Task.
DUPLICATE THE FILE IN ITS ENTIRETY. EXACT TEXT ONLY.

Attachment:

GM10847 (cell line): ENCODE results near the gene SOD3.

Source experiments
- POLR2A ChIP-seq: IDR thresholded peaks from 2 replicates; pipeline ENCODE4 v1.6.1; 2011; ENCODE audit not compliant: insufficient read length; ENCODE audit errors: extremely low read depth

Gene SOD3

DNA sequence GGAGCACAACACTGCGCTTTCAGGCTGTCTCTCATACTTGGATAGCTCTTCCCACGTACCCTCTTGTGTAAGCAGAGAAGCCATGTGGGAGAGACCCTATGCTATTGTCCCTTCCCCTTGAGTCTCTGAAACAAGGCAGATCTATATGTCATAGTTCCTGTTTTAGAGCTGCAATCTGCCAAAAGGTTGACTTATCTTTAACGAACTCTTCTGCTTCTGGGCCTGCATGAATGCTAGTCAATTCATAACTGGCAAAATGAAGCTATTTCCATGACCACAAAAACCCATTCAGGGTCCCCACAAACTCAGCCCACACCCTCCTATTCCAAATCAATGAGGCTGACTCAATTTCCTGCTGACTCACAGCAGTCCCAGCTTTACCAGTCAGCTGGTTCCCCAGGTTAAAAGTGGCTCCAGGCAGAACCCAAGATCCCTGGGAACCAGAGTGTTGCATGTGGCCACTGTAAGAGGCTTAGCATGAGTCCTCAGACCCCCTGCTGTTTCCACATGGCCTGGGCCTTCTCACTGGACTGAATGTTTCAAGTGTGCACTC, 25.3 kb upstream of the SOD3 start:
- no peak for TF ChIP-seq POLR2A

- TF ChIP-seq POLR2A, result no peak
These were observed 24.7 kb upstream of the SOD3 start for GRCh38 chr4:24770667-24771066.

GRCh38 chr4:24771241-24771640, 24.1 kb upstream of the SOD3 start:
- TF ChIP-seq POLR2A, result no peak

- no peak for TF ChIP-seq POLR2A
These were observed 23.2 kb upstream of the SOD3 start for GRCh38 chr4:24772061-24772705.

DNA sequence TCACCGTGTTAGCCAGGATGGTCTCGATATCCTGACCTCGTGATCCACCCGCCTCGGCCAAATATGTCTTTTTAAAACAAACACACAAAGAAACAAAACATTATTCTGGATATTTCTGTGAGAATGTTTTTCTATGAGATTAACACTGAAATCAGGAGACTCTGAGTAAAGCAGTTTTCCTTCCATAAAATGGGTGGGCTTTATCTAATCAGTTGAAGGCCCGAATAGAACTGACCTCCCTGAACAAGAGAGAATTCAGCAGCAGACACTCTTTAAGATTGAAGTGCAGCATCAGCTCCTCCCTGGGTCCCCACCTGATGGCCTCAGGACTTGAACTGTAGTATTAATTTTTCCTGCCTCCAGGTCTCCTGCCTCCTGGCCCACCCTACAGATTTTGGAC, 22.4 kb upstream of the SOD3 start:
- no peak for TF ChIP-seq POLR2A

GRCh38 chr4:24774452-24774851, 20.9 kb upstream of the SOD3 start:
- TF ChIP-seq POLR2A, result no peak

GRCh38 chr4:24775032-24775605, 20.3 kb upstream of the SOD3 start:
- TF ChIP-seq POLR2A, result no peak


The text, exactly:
GM10847 (cell line): ENCODE results near the gene SOD3.

Source experiments
- POLR2A ChIP-seq: IDR thresholded peaks from 2 replicates; pipeline ENCODE4 v1.6.1; 2011; ENCODE audit not compliant: insufficient read length; ENCODE audit errors: extremely low read depth

Gene SOD3

DNA sequence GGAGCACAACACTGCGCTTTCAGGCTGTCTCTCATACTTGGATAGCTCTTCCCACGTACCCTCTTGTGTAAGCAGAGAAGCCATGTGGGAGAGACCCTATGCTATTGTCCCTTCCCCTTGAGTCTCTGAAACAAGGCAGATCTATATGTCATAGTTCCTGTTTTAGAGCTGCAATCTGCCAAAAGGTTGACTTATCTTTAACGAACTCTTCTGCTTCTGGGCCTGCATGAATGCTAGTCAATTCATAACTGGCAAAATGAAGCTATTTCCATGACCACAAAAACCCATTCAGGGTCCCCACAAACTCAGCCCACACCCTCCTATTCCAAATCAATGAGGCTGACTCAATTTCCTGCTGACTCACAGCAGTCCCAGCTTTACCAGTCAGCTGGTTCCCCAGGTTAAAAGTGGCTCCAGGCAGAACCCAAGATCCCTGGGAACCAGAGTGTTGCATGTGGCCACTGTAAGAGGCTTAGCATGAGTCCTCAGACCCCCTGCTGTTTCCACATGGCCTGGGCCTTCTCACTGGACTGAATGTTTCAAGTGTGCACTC, 25.3 kb upstream of the SOD3 start:
- no peak for TF ChIP-seq POLR2A

- TF ChIP-seq POLR2A, result no peak
These were observed 24.7 kb upstream of the SOD3 start for GRCh38 chr4:24770667-24771066.

GRCh38 chr4:24771241-24771640, 24.1 kb upstream of the SOD3 start:
- TF ChIP-seq POLR2A, result no peak

- no peak for TF ChIP-seq POLR2A
These were observed 23.2 kb upstream of the SOD3 start for GRCh38 chr4:24772061-24772705.

DNA sequence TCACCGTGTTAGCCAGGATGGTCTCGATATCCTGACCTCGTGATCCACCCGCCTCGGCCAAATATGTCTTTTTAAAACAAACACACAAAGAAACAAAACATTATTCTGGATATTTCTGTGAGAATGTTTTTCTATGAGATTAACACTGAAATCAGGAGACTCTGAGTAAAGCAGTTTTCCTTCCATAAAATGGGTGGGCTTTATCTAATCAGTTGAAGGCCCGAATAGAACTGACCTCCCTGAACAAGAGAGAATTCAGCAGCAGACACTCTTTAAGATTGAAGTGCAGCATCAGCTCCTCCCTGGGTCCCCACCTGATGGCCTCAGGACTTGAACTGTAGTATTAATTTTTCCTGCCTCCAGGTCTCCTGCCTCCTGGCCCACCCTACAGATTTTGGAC, 22.4 kb upstream of the SOD3 start:
- no peak for TF ChIP-seq POLR2A

GRCh38 chr4:24774452-24774851, 20.9 kb upstream of the SOD3 start:
- TF ChIP-seq POLR2A, result no peak

GRCh38 chr4:24775032-24775605, 20.3 kb upstream of the SOD3 start:
- TF ChIP-seq POLR2A, result no peak